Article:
This book was very different from what I expected. I anticipated an account of the environmental mismanagement that caused the collapse of prehistoric civilizations such as Easter Island. Collapse is actually a detailed historical analysis of a wide spectrum of both failed and successful societies. In addition to Easter Island, Diamond also covers the vanished Anazazi civilization in New Mexico, the Mayan civilization, the Viking settlements of Iceland (which persists to the present day), Greenland and Vineland (present day Newfoundland and New Brunswick), pre-1853 Japan, the New Guinea highlands and modern day Rwanda and Australia (the modern society he describes at highest risk for collapse).
Diamond’s thesis is that the ability of any society to meet the survival needs of its members depends on certain basic preconditions. He maintains historical forest management is the most critical – deforestation features in every historical collapse he mentions. Forests are not only essential to provide fuel for cooking, heating and refining metal, but loss of forest cover leads to soil erosion and destruction of topsoil, as well as decreased rainfall and fresh water shortages.
In some societies Diamond analyzes, collapse was the direct result of environmental mismanagement. In others, the odds of survival were extremely low to begin with, due to low rainfall, a cold or windy latitude or poor soils. In many cases, a political factor such as war, lack of external supports (eg trade), overpopulation and/or a greedy ruling elite diverting resources to luxuries were important contributing factors.
The section I found most interesting concerns the New Guinea highlanders, who (prior to the arrival of Europeans) maintained an environmentally sustainable civilization via bottom up direct democracy for over 46,000 years.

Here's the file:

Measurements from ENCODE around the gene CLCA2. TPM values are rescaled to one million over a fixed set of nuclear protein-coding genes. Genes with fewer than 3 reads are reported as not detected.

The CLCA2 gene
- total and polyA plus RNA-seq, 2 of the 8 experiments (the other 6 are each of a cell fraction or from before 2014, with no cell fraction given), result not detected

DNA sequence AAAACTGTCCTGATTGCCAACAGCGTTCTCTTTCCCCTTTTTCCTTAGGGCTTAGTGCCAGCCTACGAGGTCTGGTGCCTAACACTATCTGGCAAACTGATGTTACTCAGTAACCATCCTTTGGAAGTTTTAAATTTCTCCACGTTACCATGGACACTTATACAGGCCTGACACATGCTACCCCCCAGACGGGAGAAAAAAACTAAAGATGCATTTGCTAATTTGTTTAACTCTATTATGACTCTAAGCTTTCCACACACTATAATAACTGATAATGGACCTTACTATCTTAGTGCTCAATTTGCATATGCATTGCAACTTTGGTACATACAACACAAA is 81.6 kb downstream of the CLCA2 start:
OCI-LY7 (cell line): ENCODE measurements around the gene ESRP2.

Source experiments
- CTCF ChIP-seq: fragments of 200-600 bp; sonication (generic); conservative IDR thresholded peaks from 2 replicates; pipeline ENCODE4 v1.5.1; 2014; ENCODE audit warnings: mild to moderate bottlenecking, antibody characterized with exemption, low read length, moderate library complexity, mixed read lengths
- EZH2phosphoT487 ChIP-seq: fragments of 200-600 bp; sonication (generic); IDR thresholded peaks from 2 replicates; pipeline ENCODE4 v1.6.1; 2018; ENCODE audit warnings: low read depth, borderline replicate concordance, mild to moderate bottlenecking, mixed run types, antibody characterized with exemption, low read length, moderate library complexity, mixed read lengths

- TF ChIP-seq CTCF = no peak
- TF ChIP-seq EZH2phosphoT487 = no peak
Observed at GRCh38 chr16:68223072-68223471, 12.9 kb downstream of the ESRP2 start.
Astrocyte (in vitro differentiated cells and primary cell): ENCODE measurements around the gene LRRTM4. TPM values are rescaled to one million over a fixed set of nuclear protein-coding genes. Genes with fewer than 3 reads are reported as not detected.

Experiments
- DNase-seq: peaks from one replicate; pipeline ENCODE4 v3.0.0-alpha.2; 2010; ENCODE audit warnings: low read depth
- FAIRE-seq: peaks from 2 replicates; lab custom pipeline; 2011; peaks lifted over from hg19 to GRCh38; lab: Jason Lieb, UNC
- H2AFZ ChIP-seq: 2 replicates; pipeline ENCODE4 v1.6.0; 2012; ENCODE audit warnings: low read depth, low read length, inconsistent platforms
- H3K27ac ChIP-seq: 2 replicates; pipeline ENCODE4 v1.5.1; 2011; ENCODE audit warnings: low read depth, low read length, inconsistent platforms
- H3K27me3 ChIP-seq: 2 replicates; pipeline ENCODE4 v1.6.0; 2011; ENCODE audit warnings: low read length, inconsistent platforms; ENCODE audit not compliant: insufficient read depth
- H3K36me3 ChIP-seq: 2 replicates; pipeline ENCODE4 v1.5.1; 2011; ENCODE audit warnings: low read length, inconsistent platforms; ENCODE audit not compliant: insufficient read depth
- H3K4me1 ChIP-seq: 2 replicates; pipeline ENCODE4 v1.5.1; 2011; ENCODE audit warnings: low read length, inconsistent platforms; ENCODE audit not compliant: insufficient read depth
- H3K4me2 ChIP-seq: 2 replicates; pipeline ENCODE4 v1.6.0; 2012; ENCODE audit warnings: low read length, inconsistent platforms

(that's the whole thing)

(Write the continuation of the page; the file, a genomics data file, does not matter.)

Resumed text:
Directed by Simon Ardizzone and Russell Michaels (2006)
Hacking Democracy is about Bev Harris, founder of Black Box Voting, and her efforts to end the systematic use of voting machines to alter American election results. At the time the documentary was made (2006), computers counted 80% of the votes cast in US elections. However because the software programs that run voting machines are considered “trade secrets,” neither candidates nor election officials have any way of auditing whether voting machines are accurately recording and tabulating votes.
A visit to the group’s website (http://blackboxvoting.org/) indicates the vote tampering Harris uncovered continues to be widespread. Big discrepancies between exit polls and “official” (machine tabulated) results suggest that vote rigging is even more widespread today than it was ten years ago. If anything these discrepancies are worse than ever in 2016. See What is #Exitpollgate?
The film mainly focuses on Diebold corporation, owing to a fluke in which Harris obtained copies of software code one of their employees (a whistleblower?) mistakenly uploaded to an old Diebold website. With the help of various software engineers, Harris successfully elucidated exactly how vote tampering occurred in various counties in the 2000 and 2004 presidential elections.
She first became interested in the role of voting machines in vote rigging after finding a voting machine in Volusia County Florida that awarded Al Gore a grand total of minus 16,022 votes. Programming computers to record negative votes is essential to ensure that vote totals don’t exceed the total number of voters.
The film poses a number of unresolved mysteries, such as why John Kerry didn’t challenge the vote rigging in New Mexico and Ohio in 2004 – despite promises he made his supporters to fight voting machine tampering. Shortly after his concession speech Kerry, whose victory was assured by exit polls, acknowledged that vote counting in New Mexico (where every single Hispanic district voted for Bush) had been rigged.